Woman Around Town first introduced Mara Katria (originally Mara Lyon) in 2010, and at the time she was filming her first indie feature film, Erie Hall, about the 1985 real-life haunting of a Geneseo college dorm. (Read the story.) Since then, Katria has completed the filming, the editing, and gave the 1 hour/45 minute film a new title, Please, talk with me. (PTWM)
Shot in a Super 8 home-movie style, PTWM replicates the look, feel and sounds of the mid-1980’s. It begins with a simple college cafeteria conversation about things going bump in the night, and then it’s a roller coaster ride from then on. It’s Chris, the angelic, bubbly sophomore and running star who begins experiencing sudden and unexplainable whispers and visions that only he can see. With his roommates in disbelief, and shrugging it off as just imagination, Chris begins to doubt his sanity, and reaches out to his friend, the serious-minded Jeff, a writer, and the only one who not only believes his friend, but helps Chris reach out to the spirit.
What makes this haunting tale different from the plethora of paranormal movies and TV shows out there is Katria’s focus on the human element of the movie. Over the course of the ten weeks, we see Chris’ personality almost disintegrate, his interest in running starts to wane, and his friends begin to abandon him. We see the visions, we hear the voices, and we jump. In the tight quarters of the dorm, we feel claustrophobic and want Chris to survive this. In one heartbreaking scene, Jeff has been given the job of writing down Chris’ experiences so that his descent into what he believes is madness can be documented.
PTWM is now enjoying select premieres in the Hudson Valley where much of the film was shot. Katria and producer William Edwards, have been careful about when and where to show the film; in fact the recent September 29th premiere was not only a fundraiser for the Shanley Hotel, the haunted inn near Ellenville in Ulster County, but an opportunity to meet the real Chris and Jeff, now middle-aged and ready to share their story, and, in their own words, “find peace.”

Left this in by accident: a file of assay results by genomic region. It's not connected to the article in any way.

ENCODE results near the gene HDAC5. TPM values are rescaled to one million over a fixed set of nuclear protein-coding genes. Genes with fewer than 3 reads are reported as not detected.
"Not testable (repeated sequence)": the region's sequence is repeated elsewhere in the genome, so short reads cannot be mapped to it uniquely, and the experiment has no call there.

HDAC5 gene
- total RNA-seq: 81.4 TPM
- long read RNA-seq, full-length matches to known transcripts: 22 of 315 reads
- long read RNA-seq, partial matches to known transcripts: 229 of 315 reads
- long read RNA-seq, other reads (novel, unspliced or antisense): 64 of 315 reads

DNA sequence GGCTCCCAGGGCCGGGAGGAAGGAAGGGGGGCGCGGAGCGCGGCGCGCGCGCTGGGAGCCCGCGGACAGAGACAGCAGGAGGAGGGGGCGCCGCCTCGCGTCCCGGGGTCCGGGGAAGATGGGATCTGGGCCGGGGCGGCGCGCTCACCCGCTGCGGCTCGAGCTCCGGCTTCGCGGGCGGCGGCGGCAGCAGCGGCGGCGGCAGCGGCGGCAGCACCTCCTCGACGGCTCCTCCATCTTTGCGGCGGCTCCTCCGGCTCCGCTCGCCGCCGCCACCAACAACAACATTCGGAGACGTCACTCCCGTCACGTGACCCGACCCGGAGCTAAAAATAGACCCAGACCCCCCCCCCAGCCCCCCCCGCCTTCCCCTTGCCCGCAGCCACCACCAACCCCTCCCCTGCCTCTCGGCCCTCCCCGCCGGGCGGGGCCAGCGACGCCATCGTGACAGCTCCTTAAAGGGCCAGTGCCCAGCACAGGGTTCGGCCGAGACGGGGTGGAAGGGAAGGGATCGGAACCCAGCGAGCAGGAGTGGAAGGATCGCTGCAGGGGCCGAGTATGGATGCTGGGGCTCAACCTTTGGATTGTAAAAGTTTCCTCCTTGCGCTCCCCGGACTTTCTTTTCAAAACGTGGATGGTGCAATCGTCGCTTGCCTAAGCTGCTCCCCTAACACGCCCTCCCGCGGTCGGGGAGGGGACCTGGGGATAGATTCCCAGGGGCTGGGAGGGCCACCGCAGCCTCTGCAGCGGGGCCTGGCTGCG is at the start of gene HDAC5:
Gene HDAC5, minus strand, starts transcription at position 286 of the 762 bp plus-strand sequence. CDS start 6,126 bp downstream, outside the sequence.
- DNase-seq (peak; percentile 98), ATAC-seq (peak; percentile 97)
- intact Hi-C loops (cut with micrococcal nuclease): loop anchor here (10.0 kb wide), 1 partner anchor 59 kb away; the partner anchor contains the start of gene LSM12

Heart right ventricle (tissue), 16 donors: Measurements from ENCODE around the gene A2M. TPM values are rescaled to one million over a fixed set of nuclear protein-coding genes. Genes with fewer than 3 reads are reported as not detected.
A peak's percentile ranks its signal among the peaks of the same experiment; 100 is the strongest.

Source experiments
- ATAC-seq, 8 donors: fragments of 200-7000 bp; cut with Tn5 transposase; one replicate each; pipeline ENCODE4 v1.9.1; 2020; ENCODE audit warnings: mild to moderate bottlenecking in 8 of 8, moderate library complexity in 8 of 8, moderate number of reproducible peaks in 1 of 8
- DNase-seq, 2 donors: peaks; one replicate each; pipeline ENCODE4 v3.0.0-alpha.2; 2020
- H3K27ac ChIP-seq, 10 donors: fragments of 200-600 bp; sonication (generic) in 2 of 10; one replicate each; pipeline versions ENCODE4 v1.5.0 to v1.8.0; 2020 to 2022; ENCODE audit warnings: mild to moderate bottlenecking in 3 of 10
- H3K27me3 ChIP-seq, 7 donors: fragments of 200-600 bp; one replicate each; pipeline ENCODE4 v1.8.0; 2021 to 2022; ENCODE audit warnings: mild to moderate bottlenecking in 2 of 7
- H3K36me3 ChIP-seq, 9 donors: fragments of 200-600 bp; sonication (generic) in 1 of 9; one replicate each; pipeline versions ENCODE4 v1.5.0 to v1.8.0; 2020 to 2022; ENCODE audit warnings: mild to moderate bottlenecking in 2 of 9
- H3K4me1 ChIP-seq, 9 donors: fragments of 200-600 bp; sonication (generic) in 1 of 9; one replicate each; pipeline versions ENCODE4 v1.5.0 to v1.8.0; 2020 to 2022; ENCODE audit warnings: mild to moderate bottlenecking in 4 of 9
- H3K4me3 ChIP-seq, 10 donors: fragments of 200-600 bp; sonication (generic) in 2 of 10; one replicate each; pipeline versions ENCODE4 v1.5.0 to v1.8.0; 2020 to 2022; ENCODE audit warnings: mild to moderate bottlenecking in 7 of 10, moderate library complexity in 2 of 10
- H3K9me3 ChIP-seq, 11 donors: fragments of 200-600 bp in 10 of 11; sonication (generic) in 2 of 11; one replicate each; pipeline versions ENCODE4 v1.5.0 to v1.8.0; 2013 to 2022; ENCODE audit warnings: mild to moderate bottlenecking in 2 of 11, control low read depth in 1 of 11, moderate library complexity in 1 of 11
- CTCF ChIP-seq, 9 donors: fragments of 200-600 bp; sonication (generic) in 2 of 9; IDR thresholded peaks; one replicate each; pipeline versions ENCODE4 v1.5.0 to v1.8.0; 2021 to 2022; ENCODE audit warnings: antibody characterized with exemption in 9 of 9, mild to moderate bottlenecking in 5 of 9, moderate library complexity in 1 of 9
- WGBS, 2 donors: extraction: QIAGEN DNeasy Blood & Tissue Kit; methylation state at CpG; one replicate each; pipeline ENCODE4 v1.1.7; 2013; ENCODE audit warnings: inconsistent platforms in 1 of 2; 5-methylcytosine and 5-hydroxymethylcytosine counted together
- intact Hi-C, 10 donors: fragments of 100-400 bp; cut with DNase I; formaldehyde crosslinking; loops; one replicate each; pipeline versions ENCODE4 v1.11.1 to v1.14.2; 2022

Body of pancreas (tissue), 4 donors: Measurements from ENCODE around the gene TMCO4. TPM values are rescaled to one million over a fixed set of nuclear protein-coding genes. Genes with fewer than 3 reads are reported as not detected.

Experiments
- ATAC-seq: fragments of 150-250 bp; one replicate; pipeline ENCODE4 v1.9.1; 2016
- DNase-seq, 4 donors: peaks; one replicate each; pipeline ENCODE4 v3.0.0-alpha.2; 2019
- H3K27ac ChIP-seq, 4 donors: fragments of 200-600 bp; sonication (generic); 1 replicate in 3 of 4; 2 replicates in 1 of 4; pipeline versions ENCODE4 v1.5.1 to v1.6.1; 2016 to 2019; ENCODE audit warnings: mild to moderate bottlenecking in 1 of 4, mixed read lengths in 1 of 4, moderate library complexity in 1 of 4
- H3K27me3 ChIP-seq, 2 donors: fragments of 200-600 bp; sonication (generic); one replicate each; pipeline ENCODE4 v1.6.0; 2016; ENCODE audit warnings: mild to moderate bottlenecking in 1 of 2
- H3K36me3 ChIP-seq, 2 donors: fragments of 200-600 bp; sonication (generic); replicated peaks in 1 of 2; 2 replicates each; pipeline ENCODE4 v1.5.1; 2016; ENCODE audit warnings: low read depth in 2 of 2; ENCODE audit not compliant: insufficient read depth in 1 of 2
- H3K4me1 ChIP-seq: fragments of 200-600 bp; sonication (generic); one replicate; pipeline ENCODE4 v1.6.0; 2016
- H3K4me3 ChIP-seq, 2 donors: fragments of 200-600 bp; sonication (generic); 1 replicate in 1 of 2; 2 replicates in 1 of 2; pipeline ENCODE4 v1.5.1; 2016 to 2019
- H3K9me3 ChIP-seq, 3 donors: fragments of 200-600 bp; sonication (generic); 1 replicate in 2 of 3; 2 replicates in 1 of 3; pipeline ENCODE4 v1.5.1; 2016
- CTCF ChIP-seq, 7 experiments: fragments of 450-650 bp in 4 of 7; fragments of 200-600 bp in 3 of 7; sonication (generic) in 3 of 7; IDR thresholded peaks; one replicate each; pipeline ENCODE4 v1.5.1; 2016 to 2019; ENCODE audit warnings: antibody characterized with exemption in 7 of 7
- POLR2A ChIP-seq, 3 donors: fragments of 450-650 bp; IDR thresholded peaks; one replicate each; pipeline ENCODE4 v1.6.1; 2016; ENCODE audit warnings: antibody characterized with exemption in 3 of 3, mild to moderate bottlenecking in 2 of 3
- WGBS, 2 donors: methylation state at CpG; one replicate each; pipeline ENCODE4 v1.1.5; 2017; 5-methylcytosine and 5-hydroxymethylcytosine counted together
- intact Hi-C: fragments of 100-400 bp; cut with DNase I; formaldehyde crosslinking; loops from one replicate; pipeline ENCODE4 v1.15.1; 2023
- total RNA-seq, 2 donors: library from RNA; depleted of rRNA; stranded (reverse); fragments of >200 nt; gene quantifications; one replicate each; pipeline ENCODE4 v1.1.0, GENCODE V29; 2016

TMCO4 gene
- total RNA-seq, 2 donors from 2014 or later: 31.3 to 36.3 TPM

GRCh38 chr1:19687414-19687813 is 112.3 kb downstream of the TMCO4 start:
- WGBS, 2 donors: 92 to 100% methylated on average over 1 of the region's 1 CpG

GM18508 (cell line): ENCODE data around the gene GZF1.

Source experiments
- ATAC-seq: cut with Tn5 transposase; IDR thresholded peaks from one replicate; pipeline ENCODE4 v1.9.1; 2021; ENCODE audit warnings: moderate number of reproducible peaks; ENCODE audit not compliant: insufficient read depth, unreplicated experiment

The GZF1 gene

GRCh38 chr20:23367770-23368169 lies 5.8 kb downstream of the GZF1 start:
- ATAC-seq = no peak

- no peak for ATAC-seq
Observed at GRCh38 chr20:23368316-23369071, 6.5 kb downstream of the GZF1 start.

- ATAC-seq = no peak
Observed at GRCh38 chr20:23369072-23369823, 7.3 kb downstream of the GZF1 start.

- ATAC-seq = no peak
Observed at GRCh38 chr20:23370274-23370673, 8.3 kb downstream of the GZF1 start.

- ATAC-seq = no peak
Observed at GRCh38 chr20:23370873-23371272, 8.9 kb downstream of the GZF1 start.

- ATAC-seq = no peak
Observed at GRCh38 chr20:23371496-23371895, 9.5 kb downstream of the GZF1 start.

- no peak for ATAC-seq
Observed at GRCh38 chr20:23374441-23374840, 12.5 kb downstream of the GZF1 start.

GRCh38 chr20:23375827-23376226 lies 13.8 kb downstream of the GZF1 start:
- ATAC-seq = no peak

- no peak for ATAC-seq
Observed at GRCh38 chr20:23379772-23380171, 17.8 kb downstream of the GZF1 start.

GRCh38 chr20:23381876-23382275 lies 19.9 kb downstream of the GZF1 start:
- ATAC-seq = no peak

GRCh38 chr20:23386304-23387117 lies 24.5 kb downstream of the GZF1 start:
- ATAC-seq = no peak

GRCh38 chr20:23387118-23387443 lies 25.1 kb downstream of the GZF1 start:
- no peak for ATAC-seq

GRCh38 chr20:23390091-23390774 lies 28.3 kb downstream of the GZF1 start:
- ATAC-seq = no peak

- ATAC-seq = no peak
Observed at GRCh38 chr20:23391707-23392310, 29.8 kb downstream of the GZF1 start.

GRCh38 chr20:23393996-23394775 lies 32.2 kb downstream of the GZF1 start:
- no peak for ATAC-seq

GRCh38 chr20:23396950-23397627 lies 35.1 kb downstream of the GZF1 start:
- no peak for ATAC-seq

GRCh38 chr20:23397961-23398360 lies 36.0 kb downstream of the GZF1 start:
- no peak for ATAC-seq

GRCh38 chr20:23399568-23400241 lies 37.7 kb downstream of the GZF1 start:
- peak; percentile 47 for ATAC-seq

“We couldn’t have told this story any other time,” says Chris DiCesare (right) who is given film credit for adapting the story for the screen. “After conversations with Mara, and knowing the story would be told this way was the key to my involvement.” Jeff Ungar (left), on whose original notes the story is based, narrated the story – his actual words – which give the film an authenticity absent in most paranormal movies. Kudos for the production team, led by Katria, for a great cast that despite their youth gives extraordinary and mature performances. In one scene, we see Chris, as portrayed by Kyle Shea, fall to a dirty dorm bathroom floor in utter fear and desperation, it’s raw and feels very, very terrifyingly real.
This time of year, we all love a good ghost story, and Please talk with me, will not disappoint. There may never be a definitive reason for the haunting, and why Chris was chosen, but some questions are answered, which gives flesh and blood to the spirit, and will satisfy viewers. And do remember the name, Mara Katria. She has shown great patience over the two years in nurturing the film to its completion, including the pre-filming research, and shows great skill and promise in this first big directorial effort.
Visit PTWM’s website to learn more about the haunting, and see where the film is playing next. Visit the film’s Facebook page. The special Hudson Valley viewing of “Please, talk with me,” at Showtime Cinemas in Newburgh, with director Mara Katria, producer William Edwards and members of the cast and crew has already sold out.